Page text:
U.S. manufacturing and technology: Innovation to keep sector going

Though much of this transition back to the U.S., colloquially known as insourcing, is due to rising fuel costs and increasing wages for Chinese workers, another component of this move is the innovation and altered business strategy associated with American firms.

While the transition of manufacturing work from the U.S. to China during the 1980s and 1990s has long been discussed, the move of this production back to American soil has occurred at a much quicker pace and without a lot of the fanfare of the outsourcing trend.

Though much of this transition back to the U.S., colloquially known as insourcing, is due to rising fuel costs and increasing wages for Chinese workers, another component of this move is the innovation and altered business strategy associated with American firms.

The Electrical Engineering Times reported that innovative U.S. technology has been one of the underlying factors that has brought manufacturing work back from China, and a number of specific sectors in the tech industry are going to begin ramping up American production levels in the near future.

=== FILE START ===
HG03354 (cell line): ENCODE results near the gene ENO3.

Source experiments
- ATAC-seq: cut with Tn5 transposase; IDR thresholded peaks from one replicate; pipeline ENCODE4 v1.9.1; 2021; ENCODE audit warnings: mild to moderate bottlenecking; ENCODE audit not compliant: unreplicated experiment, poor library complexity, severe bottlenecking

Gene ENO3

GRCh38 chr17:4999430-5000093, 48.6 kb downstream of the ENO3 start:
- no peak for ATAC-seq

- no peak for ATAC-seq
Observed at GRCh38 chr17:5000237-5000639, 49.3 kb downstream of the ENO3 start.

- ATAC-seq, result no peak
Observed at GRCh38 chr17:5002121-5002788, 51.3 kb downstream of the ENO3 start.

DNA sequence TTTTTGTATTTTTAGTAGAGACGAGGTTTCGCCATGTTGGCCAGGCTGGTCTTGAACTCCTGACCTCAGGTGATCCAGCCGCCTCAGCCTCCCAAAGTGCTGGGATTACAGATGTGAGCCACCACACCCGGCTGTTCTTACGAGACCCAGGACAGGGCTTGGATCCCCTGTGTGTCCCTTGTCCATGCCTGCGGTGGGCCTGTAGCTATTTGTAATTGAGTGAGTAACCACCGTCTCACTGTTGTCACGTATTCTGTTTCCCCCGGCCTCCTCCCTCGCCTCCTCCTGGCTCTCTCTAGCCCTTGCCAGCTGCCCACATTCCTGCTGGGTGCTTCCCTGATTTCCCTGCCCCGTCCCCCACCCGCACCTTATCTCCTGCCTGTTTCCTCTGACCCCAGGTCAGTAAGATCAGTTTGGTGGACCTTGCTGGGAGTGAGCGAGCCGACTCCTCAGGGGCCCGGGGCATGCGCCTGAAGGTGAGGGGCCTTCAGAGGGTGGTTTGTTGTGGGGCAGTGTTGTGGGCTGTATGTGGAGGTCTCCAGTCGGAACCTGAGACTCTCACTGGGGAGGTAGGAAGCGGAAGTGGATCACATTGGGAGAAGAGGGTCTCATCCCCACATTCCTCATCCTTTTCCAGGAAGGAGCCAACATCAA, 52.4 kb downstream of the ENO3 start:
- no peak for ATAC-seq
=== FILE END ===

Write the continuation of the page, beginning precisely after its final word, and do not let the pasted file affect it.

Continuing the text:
Vivek Wadhwa, a former software entrepreneur and tech pundit, noted that the advances being made in the U.S. will almost cripple the Chinese industry, as only basic production tasks will occur in Asia if the current trend continues.

"Technical advances will soon lead to the same hollowing out of China's manufacturing industry that they have to U.S. industry over the past two decades," Wadhwa noted, adding that enabling technologies are only becoming more advanced due to increased investment.

Wadhwa noted that the most innovative technologies that will help the manufacturing sector are robotics, artificial intelligence, 3-D printing and new molecular materials. These specific industries are going to bring down costs, limit the possibility of waste and ease operations for local manufacturers.

"All of these advances play well into America's ability to innovate, demolish old industries, and continually reinvent itself," said Wadhwa. "The Chinese are still busy copying technologies we built over the past few decades. They haven't cracked the nut on how to innovate yet."

Laura Tyson, a professor at the Haas School of Business at the University of California, Berkeley, noted that the trade policies, despite the current deficit that exists, of the U.S. will also help to support this boom in the specific tech sectors.

"Trade also strengthens competition and encourages innovation, the major driver of economic growth. These benefits of free trade are realized regardless of whether overall trade is in surplus or deficit," she told The New York Times.